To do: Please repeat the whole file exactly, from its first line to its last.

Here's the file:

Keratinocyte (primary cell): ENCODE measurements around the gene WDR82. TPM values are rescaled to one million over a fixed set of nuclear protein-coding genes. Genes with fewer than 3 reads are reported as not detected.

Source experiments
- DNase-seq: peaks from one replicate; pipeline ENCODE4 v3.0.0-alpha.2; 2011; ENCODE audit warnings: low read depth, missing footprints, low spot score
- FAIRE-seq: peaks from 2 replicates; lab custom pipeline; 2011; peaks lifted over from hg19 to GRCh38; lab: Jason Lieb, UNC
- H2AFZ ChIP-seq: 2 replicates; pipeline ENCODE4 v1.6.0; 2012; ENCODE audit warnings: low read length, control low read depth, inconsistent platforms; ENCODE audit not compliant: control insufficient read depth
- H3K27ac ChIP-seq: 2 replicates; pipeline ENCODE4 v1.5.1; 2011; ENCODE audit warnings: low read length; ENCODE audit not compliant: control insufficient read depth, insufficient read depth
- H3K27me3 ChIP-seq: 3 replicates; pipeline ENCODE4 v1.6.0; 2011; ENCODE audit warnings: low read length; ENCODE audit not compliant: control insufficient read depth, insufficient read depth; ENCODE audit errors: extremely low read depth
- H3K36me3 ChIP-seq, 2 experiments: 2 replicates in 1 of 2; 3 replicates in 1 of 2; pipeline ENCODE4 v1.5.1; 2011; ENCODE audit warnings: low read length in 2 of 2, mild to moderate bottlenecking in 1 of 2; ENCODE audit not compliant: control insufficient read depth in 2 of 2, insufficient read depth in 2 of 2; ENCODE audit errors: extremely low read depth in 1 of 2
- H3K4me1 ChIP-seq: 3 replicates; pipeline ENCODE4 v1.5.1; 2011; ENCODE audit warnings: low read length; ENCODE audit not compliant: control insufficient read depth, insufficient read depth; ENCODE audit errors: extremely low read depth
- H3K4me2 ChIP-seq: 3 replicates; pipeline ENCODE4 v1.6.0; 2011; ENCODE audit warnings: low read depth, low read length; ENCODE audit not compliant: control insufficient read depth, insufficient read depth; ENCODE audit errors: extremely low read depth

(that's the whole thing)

Keratinocyte (primary cell): ENCODE measurements around the gene WDR82. TPM values are rescaled to one million over a fixed set of nuclear protein-coding genes. Genes with fewer than 3 reads are reported as not detected.

Source experiments
- DNase-seq: peaks from one replicate; pipeline ENCODE4 v3.0.0-alpha.2; 2011; ENCODE audit warnings: low read depth, missing footprints, low spot score
- FAIRE-seq: peaks from 2 replicates; lab custom pipeline; 2011; peaks lifted over from hg19 to GRCh38; lab: Jason Lieb, UNC
- H2AFZ ChIP-seq: 2 replicates; pipeline ENCODE4 v1.6.0; 2012; ENCODE audit warnings: low read length, control low read depth, inconsistent platforms; ENCODE audit not compliant: control insufficient read depth
- H3K27ac ChIP-seq: 2 replicates; pipeline ENCODE4 v1.5.1; 2011; ENCODE audit warnings: low read length; ENCODE audit not compliant: control insufficient read depth, insufficient read depth
- H3K27me3 ChIP-seq: 3 replicates; pipeline ENCODE4 v1.6.0; 2011; ENCODE audit warnings: low read length; ENCODE audit not compliant: control insufficient read depth, insufficient read depth; ENCODE audit errors: extremely low read depth
- H3K36me3 ChIP-seq, 2 experiments: 2 replicates in 1 of 2; 3 replicates in 1 of 2; pipeline ENCODE4 v1.5.1; 2011; ENCODE audit warnings: low read length in 2 of 2, mild to moderate bottlenecking in 1 of 2; ENCODE audit not compliant: control insufficient read depth in 2 of 2, insufficient read depth in 2 of 2; ENCODE audit errors: extremely low read depth in 1 of 2
- H3K4me1 ChIP-seq: 3 replicates; pipeline ENCODE4 v1.5.1; 2011; ENCODE audit warnings: low read length; ENCODE audit not compliant: control insufficient read depth, insufficient read depth; ENCODE audit errors: extremely low read depth
- H3K4me2 ChIP-seq: 3 replicates; pipeline ENCODE4 v1.6.0; 2011; ENCODE audit warnings: low read depth, low read length; ENCODE audit not compliant: control insufficient read depth, insufficient read depth; ENCODE audit errors: extremely low read depth